At the time, doing an extra year at university to pass the maths papers she needed for her degree felt like the end of the world for Sarah Leakey, but now she’s landed a job as a food technologist at Sensient Technologies and is living proof that hard work pays off.
HS: What is your role and how did you get into this field?
SL: I have always been passionate about food and cooking starting from year 7 food technology class at intermediate school. From there, I continued food studies through high school where I thought that maybe a career as a chef would be right for me. My cousin was the head chef at Kermadec Restaurant so I was able to do a day of work experience serving the French rugby team during the 2011 Rugby World Cup which, while a great experience, did not convince me that it was exactly what I wanted to do. A family friend worked as a food technologist at Vitaco and so after researching the career online I went for a day of work experience and was hooked. From there, I lined up all my classes so I would get into the course at the University of Auckland and four years later, graduated with a BSc in Food Science. Now in my current role, I work in the new product development team at Sensient Technologies. Sensient is a global manufacturer of food flavours and colours and in New Zealand we manufacture these locally. My role consists of lots of problem-solving and helping customers to achieve what they desire for their products using our products. I love it as it gives me an opportunity to contribute to products on the market for consumers. Alongside this, I am the chair of the Auckland Branch for New Zealand Institute of Food Science Technology (NZIFST). I find being involved with NZIFST very rewarding. I lead a group of like-minded individuals to create networking opportunities, technical factory tours, and insightful talks from leaders within the industry.
What do you enjoy about being part of this industry?
I enjoy the opportunities to help people create products. The industry is quite small in New Zealand and everyone knows someone who can help you if you need. The opportunities I have had in the food industry have been great – I have met people who have inspired me and pushed me into roles I never would have imagined. As a young uni student never did I think I would meet the innovation manager of my favourite ice cream company or my current boss at Sensient. Pretty neat huh?!
Were there any hurdles in your career that you had to overcome? What were they and how did you do it?
I can say for a fact that maths is not a strong point of mine, so I really struggled with those papers through uni. My mother calls it “crying maths” because of how hard it was for me. I spent an extra year doing my degree which, at the time I thought was the end of the world, but now I see that it made me work harder for what I wanted, and it was a bigger accomplishment when I did get there. I reached out for help from friends and tutors at university – the support is there so I encourage students to be proactive and to use the help available. In terms of my career, I have worked really hard to prove myself as I felt I had a lot to learn when I first graduated. Since then, I’ve had to step up and prove that I am capable and now feel more established and confident.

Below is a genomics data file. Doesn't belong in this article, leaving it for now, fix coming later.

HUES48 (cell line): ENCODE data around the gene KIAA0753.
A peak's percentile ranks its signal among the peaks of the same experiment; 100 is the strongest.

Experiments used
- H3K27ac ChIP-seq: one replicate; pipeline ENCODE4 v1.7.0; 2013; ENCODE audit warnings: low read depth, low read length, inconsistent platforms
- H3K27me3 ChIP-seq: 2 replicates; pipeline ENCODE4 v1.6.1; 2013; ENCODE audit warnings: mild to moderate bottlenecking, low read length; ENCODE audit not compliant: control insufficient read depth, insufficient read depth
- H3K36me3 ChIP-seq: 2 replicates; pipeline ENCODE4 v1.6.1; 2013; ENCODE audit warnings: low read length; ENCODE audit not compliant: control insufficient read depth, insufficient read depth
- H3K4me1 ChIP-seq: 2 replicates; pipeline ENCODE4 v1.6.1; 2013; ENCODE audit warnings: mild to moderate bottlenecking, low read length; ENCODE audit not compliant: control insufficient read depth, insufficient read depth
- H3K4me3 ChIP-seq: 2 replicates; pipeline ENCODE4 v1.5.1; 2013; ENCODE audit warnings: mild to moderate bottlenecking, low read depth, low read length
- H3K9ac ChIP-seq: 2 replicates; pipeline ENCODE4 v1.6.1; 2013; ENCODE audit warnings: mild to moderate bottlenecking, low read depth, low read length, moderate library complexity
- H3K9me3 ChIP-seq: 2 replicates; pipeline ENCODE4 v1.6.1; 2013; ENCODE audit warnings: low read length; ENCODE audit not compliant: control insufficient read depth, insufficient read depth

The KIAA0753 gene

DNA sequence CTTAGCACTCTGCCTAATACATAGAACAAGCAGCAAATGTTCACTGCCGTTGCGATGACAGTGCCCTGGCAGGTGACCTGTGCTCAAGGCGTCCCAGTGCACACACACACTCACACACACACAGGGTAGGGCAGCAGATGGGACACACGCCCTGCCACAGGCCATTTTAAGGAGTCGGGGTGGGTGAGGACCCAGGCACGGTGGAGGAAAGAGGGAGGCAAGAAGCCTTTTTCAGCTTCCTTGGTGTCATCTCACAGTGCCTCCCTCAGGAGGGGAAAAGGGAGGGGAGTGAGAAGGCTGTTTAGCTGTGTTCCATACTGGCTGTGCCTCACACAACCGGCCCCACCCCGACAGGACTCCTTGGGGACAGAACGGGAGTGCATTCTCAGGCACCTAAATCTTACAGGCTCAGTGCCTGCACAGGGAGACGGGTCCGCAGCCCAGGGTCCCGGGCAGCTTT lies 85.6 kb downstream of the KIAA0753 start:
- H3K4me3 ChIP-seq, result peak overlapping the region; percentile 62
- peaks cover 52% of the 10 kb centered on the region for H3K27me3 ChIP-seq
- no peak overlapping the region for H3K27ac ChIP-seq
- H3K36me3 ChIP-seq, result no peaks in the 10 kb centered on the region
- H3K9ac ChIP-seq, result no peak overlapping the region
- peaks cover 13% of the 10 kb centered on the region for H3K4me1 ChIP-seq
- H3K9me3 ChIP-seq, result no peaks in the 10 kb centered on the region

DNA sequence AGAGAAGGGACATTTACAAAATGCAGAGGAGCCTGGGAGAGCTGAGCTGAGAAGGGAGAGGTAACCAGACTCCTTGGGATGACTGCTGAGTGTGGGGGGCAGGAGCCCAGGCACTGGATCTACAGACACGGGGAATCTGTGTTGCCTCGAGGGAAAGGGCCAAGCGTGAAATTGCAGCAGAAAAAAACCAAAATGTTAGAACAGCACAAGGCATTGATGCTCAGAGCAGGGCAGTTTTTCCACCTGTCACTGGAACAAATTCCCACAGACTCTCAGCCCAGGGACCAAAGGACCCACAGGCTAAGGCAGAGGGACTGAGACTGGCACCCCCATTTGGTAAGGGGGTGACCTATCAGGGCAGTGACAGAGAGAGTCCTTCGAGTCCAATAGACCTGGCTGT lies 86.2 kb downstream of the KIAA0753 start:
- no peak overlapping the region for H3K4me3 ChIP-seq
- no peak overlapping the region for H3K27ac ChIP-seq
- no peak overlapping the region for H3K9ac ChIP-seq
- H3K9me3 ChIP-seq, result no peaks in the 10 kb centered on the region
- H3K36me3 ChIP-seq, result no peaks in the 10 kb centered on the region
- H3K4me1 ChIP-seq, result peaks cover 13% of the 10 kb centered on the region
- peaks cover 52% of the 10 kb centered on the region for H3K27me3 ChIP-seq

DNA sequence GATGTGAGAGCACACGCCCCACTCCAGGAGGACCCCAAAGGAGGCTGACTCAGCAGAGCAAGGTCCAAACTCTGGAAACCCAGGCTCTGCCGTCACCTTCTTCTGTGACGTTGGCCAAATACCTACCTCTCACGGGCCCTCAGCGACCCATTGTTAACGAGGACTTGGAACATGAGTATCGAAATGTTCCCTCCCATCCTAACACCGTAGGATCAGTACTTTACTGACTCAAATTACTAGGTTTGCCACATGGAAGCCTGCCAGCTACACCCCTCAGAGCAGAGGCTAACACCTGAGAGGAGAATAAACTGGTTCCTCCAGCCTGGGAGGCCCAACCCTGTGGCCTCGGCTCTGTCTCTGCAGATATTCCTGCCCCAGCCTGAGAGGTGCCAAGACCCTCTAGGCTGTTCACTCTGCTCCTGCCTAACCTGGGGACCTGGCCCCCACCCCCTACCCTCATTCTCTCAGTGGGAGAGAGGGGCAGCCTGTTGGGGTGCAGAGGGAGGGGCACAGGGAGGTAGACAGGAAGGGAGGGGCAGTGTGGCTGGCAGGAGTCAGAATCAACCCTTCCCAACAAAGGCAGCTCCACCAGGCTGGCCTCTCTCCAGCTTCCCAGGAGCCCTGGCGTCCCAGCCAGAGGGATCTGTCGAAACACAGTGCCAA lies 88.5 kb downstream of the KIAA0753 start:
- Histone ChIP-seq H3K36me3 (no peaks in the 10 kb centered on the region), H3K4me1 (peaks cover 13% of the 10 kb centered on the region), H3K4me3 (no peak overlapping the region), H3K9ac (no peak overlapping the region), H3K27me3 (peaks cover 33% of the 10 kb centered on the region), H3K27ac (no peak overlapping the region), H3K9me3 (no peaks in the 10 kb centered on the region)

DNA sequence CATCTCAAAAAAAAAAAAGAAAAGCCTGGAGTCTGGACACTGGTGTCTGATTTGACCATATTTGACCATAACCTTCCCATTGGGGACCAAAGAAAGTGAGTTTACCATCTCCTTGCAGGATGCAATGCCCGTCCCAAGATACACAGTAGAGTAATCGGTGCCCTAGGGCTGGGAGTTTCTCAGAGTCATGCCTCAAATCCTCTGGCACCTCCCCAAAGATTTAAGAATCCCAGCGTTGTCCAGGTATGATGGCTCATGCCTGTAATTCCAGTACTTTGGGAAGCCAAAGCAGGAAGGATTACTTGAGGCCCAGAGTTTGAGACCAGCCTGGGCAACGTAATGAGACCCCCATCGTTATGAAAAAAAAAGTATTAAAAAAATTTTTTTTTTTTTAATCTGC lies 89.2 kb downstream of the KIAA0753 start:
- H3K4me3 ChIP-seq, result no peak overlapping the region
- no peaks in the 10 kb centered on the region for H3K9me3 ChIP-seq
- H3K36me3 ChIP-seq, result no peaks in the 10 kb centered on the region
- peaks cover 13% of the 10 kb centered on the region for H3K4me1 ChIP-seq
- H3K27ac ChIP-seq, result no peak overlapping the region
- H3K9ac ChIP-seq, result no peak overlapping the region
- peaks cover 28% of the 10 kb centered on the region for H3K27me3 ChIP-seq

Do you have any advice for young people starting out in this industry/ is there anything you wish you’d known before starting your career?
Don’t sit back and watch or wait. Be proactive and get involved whether this be with the NZIFST or the University Food Society, you honestly never know who you will meet or what opportunities might present themselves. I had an internship when I was at university and those colleagues are now not only good referees for my CV but also friends and colleagues as well. It sounds cliche but say yes to every opportunity.
The friends you make at university are friends for life. Supporting your friends where you can is very important. I have now worked with some of my friends on their product development projects within their workplaces which is very cool. That being said, not everyone ends up in the same roles – for example, I have a friend who is now making (very delicious) award-winning cheese so the opportunities within this field are endless.
Lastly, take learnings from those who are experienced. You never know when it might come in handy or that network could be used. I always enjoyed talking to people at networking events and learning about other colleagues in this industry – you always learn something.
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